ARLINGTON, Va. – A 29-year-old paralegal at the Jackson & Mosley law firm died in gruesome fashion Monday morning when he was forced to endure a colleague’s painstaking recount of a round of golf from over the weekend.
Approximately 12 minutes into the conversation, the legal worker’s face began to swell and moments later his head exploded, police said. He died immediately.
Police identified the man as John Forrester, 29, of Annandale, Va. Forrester had been working at the firm since 2009.
His colleague was identified as Justin Schivo, 42, of Fort Washington, Md. According to his coworkers, Schivo plays golf at least twice weekly and in recent months had become obsessed with tracking his performance stats.
“We suspect the victim lost interest in Schivo’s GIR percentage and Right Rough Tendency within the first 90 seconds,” said Sgt. Anthony Maccini of the Arlington Police Department. “By the fifth minute, it’s likely the victim’s eyes had glazed over. By the 10th or 11th minute, we believe he was foaming at the mouth and had lost control of his motor skills.”
Schivo, who appeared to miss all signs that he was boring Forrester to death, has been charged with second-degree manslaughter and seven counts of disturbing a coworker’s peace.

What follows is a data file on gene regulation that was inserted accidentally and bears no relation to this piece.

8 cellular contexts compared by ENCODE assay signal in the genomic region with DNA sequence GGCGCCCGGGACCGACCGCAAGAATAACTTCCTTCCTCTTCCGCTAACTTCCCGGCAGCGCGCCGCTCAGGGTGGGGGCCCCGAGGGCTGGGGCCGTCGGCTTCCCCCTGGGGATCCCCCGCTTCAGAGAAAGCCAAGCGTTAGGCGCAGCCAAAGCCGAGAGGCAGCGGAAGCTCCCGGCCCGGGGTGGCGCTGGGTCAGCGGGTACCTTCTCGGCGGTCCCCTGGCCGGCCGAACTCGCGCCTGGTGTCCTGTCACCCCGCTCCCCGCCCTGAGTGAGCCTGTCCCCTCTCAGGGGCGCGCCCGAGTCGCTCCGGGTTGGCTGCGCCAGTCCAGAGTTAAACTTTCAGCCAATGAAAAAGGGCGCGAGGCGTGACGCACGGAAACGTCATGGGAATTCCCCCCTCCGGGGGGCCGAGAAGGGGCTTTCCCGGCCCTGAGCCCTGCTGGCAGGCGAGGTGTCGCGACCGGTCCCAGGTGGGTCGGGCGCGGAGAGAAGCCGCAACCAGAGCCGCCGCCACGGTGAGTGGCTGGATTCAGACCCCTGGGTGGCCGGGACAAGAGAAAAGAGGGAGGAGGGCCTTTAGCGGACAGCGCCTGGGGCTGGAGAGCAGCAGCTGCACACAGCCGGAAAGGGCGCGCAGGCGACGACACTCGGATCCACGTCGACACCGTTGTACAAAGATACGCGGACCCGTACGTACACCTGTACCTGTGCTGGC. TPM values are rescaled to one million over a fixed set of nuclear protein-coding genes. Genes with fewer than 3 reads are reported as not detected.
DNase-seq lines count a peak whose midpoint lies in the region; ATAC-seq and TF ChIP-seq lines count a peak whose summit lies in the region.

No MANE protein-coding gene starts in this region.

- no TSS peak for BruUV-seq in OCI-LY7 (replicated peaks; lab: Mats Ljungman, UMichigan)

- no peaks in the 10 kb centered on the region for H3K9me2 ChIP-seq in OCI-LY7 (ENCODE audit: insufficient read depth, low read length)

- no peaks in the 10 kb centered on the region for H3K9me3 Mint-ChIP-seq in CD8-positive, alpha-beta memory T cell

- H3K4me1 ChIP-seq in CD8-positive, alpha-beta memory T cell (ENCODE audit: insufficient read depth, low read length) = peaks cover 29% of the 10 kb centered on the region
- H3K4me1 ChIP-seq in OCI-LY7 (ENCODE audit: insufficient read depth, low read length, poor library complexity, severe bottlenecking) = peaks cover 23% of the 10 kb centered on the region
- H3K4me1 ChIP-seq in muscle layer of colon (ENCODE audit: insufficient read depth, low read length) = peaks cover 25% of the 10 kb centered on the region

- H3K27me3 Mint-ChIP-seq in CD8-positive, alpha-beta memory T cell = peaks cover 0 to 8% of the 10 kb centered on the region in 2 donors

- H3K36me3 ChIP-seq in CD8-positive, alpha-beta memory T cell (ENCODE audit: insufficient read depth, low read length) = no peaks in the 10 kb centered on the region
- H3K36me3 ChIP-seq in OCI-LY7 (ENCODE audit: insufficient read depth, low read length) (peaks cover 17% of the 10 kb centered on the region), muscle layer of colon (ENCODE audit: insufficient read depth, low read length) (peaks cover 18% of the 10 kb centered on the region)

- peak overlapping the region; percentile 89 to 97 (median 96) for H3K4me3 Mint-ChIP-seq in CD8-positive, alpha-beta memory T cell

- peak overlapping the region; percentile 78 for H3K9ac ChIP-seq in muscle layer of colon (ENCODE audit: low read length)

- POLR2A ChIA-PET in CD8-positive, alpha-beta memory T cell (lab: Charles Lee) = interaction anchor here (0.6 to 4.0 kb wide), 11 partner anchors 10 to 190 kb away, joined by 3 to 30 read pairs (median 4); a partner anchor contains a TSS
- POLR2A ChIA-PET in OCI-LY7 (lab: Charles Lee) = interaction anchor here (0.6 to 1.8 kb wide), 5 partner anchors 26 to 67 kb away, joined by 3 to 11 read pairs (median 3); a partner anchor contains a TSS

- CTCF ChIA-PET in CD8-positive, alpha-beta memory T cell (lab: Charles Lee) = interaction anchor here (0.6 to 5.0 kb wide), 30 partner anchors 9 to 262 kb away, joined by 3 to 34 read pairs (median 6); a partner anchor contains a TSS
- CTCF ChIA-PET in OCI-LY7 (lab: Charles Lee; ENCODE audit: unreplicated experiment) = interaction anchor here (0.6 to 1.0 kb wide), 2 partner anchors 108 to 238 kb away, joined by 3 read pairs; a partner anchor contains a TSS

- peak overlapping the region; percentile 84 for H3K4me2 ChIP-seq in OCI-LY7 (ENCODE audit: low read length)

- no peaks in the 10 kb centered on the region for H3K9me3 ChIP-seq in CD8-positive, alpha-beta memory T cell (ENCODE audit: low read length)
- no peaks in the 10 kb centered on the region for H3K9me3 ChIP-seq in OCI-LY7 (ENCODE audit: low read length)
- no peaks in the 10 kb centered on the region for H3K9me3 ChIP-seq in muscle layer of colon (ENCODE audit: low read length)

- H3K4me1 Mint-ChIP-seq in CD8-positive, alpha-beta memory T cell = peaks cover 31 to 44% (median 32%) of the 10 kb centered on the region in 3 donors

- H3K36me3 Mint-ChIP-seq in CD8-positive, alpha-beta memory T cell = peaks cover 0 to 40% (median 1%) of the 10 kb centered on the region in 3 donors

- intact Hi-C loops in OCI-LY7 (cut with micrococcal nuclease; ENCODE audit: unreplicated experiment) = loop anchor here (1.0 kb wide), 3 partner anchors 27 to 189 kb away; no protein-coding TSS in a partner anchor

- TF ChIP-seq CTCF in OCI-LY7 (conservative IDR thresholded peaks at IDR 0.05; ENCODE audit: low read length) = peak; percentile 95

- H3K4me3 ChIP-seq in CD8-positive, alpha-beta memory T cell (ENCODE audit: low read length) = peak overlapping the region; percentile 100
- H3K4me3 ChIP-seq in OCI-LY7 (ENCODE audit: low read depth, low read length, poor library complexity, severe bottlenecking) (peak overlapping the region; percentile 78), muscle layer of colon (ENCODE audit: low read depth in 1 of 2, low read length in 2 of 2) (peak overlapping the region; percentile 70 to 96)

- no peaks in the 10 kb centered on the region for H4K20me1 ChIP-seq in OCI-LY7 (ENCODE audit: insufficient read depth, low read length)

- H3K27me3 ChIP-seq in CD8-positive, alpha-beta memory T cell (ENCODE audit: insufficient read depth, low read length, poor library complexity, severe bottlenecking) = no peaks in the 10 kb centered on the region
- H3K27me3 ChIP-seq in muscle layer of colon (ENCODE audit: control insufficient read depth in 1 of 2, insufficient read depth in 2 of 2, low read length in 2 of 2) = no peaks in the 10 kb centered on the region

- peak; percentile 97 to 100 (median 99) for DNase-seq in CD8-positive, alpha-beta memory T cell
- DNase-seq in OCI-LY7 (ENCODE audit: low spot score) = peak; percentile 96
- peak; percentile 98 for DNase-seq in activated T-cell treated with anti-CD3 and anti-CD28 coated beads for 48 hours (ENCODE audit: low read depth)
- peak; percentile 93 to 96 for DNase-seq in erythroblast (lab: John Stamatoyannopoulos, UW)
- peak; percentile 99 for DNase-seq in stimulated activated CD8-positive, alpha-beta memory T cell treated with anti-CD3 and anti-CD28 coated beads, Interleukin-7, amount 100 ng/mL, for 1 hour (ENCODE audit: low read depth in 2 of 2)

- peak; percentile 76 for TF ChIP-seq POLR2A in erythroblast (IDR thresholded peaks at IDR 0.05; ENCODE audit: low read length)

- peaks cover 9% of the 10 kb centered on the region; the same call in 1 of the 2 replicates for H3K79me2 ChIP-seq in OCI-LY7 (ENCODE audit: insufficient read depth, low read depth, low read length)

“I didn’t even get to tell him about my par save at 11,” Schivo said as police escorted him out of the Jackson & Mosley building on Wilson Blvd.
Wendy Sellars, whose cubicle adjoins Forrester’s, told Extra Spin that this was not the first time that Schivo had forced upon Forrester “a mind-numbing, soul-crushing, hole-by-hole recap” of one of his rounds, but that this was the first time that one of Schivo’s sermons had exceeded 10 minutes.
“To be fair, Justin had just shot a career-best 93,” Sellars said. “But he just droned on and on about it. The detail with which he depicted every ‘hammered’ tee shot and ‘pured’ iron was excruciating.”
Sellars said her own face began burning when Schivo started to describe the grind on his wedges. At that point she excused herself to use the restroom, which, she said, “probably saved my life.”
Forrester is the ninth office worker in the last sixth months to die from prolonged exposure to a drawn-out golf story. Just last week a San Antonio man bled out of his ears when his coworker prattled on endlessly about the shaft flex on his new driver.
The spike in fatalities has caught the attention of national watch groups and labor organizations.
“When are golfers going to learn?” said Sheila Darrow, a spokesperson for the Workplace Injury Law and Advocacy Group. “There’s nothing wrong with a quick mention at the water cooler of the birdie you made at 18, or how much you’re loving your new putter. But beyond that, zip it already.”
Forrester is survived by his wife, Susan, and their dog, Rusty. In lieu of flowers, the family asks that donations be made to United States Tennis Association.